This study illustrates findings from research conducted between 2015-16 on a transnational organization operating across various Arab and western countries: the Palestinian Youth Movement (PYM). It argues that the PYM is reformulating the notion of Palestinian-ness through a type of activism that is rooted in intersectional alliances and local anti-racist campaigns. The PYM notions of national liberation and national identity stand in dynamic tension with the more classic territorial and nationally based ones. Palestinian-ness in the PYM’s political praxis is co-terminus with diaspora, multiple languages, diverse allegiances, multiple belonging, inhabiting several localities. The PYM exemplifies how a diasporic standpoint can be politically productive in a redefined discourse of justice and liberation. The Palestine question is part of a wider web of interconnected forms of oppression, control, destitution and violence that are knotted together globally. Native American protests against the North Dakota pipelines in connection with settler colonialism and destitution in the occupied Palestine are both central to PYM political praxis.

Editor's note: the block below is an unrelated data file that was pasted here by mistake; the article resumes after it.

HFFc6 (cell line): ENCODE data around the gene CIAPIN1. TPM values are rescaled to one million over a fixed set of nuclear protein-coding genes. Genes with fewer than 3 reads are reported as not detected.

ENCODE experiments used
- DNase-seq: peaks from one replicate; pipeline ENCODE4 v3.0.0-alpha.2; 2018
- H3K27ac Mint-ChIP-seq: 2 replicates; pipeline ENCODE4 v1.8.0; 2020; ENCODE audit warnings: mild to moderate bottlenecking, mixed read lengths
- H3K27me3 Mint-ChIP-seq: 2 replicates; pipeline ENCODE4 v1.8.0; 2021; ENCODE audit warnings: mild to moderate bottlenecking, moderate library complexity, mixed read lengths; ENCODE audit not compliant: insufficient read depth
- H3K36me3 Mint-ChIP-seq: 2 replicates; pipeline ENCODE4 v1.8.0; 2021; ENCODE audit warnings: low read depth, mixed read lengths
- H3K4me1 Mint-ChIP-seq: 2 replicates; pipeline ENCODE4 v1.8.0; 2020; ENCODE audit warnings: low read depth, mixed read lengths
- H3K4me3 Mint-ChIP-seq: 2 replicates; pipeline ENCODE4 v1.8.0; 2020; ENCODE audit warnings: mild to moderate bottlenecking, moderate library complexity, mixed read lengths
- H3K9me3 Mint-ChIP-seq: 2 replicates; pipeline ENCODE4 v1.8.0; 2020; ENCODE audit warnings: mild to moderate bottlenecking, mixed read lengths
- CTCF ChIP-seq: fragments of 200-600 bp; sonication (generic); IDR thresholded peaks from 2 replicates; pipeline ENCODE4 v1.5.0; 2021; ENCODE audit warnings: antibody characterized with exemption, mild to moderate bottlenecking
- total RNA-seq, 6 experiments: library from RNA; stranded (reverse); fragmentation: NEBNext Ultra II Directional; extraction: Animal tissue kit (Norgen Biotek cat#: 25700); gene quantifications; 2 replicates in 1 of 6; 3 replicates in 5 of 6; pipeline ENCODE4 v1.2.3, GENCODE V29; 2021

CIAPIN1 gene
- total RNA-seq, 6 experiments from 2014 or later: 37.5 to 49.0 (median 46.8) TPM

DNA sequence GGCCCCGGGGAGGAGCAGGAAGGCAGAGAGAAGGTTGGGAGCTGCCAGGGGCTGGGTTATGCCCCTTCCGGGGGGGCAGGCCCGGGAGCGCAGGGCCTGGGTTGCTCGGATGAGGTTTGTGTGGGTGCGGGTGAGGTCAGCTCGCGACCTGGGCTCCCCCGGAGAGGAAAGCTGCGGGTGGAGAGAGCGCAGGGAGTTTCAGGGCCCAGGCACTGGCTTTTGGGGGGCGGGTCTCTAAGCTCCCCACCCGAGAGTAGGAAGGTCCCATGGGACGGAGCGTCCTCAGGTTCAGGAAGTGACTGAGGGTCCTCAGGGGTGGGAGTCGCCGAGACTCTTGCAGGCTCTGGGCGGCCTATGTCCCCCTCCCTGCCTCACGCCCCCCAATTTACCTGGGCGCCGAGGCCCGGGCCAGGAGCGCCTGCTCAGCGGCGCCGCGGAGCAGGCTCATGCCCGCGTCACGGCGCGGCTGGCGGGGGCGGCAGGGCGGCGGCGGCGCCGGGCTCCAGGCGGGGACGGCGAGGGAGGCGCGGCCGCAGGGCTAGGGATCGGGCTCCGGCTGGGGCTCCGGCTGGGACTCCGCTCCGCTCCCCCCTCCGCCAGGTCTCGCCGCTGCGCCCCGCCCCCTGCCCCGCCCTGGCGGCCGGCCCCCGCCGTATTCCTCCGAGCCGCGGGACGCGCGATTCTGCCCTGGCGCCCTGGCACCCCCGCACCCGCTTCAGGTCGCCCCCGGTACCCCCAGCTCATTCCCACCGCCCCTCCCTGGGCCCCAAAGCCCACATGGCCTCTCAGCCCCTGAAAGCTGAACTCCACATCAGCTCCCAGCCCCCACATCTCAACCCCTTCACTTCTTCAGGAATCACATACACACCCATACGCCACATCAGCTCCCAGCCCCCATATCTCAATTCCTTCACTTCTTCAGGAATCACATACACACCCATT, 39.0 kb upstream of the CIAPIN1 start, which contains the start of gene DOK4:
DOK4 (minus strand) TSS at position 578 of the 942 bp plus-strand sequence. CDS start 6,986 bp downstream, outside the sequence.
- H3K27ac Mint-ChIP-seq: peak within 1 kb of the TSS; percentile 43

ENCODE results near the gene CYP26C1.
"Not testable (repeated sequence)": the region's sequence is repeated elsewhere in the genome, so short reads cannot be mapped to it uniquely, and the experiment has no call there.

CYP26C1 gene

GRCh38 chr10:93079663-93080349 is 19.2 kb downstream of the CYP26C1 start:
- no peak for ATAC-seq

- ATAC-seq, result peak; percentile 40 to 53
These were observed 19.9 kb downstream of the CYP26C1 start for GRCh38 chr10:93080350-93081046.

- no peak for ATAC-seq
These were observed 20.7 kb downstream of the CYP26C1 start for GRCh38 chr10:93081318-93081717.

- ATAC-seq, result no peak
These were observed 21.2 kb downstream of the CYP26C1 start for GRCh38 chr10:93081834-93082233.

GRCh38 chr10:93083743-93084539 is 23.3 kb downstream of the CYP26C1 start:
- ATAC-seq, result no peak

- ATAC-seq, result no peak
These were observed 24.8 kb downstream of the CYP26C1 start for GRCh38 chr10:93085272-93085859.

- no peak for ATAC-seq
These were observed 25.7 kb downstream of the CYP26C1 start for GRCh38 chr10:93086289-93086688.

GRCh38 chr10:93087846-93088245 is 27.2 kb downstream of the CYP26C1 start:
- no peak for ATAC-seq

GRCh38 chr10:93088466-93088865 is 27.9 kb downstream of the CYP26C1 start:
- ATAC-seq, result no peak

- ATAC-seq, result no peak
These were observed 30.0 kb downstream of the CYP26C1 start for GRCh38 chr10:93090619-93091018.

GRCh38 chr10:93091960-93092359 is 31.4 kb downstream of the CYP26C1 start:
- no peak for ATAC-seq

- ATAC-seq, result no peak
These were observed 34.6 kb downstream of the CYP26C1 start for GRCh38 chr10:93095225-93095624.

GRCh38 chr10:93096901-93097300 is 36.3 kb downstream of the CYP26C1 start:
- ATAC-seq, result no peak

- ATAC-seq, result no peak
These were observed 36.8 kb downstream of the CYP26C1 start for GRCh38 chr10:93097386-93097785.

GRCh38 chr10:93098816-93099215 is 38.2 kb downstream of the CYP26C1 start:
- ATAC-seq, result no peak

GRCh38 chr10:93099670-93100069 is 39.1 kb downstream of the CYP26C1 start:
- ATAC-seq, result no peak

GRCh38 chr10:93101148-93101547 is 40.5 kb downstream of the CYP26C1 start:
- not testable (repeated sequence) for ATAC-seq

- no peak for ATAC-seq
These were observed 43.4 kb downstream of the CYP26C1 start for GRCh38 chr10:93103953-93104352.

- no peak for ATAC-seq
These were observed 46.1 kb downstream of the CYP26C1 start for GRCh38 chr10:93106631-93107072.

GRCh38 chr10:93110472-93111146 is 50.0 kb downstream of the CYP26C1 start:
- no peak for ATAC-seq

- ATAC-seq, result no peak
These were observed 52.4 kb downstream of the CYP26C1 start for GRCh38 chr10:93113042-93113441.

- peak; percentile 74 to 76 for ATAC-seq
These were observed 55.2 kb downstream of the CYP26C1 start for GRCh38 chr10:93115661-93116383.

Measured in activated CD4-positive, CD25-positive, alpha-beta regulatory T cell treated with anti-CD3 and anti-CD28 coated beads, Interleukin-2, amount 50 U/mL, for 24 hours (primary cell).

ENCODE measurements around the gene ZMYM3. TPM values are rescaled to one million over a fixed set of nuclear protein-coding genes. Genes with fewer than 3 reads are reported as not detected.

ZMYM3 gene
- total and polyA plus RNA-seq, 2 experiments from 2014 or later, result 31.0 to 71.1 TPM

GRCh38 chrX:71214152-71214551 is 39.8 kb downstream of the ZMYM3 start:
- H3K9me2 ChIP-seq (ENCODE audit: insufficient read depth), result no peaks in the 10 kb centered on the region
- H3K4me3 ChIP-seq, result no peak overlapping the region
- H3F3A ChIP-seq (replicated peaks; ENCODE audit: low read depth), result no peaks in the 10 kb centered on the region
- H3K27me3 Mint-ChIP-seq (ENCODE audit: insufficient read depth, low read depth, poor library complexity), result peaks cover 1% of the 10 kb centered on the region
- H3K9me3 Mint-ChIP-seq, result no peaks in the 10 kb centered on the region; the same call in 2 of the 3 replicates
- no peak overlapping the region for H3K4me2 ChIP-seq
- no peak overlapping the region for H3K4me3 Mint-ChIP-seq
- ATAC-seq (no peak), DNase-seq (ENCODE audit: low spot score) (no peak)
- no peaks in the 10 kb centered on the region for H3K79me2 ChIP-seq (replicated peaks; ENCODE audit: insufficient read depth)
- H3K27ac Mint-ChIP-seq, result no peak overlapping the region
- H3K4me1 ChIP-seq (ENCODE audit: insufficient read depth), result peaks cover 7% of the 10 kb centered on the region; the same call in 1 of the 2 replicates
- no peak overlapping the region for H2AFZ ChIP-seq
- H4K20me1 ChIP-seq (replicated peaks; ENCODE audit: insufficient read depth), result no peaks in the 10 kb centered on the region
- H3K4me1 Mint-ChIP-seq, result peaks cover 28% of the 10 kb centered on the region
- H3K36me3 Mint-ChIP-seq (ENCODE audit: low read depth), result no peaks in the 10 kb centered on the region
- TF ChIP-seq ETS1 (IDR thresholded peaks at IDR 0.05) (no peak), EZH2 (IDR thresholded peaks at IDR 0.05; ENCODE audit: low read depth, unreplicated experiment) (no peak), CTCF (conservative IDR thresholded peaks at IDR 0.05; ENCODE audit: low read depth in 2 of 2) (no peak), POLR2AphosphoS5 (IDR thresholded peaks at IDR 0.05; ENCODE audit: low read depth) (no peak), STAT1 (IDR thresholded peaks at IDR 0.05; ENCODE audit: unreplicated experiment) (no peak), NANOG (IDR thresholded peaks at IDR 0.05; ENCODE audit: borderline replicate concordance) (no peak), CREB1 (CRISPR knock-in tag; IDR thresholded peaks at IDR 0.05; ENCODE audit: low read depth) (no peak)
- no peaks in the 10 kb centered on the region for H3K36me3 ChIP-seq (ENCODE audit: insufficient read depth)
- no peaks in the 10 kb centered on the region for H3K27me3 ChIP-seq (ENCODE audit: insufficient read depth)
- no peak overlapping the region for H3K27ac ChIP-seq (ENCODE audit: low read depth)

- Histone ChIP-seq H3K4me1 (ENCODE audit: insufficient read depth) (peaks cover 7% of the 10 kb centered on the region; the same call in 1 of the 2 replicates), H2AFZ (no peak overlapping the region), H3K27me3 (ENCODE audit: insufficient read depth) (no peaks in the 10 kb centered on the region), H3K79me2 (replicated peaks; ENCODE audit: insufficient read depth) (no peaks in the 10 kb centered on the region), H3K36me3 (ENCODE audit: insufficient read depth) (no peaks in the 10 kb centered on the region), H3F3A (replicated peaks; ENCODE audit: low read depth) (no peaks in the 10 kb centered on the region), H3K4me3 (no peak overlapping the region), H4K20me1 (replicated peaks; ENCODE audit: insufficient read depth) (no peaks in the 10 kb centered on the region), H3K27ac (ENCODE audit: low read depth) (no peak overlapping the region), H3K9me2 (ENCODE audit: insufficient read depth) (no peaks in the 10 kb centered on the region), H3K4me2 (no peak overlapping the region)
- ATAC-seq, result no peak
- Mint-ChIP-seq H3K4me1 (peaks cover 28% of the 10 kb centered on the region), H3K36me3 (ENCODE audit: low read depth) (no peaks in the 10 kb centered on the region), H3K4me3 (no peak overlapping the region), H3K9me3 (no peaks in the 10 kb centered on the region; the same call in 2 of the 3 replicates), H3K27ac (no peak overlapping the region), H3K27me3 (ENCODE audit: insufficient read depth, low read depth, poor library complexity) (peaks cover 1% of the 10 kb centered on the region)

Scope, Methodology and Ethics
Overview: From the PYN to the PYM
1. Transnationalism, Diaspora and Political Organizing
1.1 PYN: Diasporic Affective Identities
1.2 PYM: From Network to Movement
1.3 PYM: Transnational Activism, Between Liberation and Securitization
1.4 Political Affects: Embodiment, Politics and Friendship in the Space of Appearance
2. Human Rights and International Law: Framing the Future?
3. Intersectionality at/in Political Work